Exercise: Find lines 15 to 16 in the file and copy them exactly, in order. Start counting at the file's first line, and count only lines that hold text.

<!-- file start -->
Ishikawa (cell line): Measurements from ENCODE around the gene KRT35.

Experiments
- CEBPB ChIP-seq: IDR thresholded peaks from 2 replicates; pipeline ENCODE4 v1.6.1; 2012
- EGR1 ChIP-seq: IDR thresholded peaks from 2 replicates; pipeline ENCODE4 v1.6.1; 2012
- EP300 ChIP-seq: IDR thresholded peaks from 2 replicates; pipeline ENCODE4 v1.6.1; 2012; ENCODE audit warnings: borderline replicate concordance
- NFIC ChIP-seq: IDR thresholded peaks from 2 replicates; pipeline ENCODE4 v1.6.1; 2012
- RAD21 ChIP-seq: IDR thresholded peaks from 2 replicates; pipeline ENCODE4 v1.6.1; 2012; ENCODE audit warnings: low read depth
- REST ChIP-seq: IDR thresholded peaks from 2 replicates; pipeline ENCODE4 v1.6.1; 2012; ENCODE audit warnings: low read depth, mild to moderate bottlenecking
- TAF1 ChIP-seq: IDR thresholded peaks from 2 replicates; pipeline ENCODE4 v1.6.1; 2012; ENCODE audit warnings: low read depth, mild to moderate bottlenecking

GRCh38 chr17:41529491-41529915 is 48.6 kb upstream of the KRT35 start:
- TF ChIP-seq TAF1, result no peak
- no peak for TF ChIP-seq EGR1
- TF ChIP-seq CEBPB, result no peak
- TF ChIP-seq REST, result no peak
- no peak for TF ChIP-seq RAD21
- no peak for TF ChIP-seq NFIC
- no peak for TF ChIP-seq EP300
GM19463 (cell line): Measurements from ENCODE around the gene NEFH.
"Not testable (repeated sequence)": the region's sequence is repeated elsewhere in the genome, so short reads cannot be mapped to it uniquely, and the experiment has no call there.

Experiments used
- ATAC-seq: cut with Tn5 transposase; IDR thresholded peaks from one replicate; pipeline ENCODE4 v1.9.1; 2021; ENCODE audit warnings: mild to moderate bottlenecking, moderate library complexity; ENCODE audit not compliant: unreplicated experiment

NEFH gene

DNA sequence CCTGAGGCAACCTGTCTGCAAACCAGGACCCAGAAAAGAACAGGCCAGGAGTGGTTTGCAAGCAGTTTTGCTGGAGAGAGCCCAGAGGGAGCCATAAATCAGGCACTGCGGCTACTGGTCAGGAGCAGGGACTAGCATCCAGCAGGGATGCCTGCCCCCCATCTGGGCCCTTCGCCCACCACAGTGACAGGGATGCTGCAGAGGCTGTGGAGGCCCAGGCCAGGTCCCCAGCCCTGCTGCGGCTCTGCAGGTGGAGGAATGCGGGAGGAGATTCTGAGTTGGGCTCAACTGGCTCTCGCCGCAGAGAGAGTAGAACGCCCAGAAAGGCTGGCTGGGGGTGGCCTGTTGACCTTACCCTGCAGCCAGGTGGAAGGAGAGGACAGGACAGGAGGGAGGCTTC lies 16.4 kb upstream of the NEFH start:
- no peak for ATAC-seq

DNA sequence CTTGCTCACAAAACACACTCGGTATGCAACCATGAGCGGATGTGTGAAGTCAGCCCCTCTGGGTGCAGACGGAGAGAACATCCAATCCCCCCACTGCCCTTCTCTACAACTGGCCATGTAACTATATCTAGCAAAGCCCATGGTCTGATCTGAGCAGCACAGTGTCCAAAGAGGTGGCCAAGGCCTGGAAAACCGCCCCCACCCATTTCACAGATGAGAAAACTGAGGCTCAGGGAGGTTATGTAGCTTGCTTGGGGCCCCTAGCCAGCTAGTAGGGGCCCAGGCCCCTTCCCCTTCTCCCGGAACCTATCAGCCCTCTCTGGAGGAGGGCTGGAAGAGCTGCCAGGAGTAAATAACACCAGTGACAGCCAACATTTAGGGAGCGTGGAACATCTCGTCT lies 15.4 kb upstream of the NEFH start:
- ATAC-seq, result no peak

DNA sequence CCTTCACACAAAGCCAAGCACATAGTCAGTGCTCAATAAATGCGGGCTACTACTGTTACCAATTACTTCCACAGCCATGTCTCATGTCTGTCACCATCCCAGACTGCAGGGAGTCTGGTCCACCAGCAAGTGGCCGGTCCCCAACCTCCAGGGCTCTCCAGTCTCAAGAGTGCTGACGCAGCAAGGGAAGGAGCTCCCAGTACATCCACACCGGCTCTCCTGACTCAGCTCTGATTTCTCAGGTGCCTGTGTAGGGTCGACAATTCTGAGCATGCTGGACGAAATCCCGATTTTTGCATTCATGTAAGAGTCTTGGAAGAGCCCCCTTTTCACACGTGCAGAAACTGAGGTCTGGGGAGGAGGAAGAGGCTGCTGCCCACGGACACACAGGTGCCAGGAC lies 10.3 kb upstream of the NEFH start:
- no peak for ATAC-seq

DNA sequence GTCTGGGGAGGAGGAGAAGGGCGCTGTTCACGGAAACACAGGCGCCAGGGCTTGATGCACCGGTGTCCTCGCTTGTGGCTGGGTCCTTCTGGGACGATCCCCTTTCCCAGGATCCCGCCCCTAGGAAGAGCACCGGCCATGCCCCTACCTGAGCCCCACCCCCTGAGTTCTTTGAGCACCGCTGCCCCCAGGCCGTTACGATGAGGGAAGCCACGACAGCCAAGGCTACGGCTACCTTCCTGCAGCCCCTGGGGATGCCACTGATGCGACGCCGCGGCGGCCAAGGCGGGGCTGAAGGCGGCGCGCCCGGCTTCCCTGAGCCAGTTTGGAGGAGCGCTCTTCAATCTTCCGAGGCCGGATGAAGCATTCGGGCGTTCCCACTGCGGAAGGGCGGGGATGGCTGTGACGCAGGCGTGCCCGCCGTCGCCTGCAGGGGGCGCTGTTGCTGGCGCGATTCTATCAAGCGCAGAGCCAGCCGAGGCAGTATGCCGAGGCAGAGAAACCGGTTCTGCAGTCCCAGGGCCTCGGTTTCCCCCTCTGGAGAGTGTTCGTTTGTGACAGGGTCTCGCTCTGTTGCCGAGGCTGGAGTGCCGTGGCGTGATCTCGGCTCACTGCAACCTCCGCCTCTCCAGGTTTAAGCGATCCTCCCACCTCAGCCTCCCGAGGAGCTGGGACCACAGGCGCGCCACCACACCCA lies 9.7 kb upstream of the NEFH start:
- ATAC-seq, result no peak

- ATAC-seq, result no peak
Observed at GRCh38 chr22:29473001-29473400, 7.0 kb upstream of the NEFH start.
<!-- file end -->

- no peak for TF ChIP-seq RAD21
- no peak for TF ChIP-seq NFIC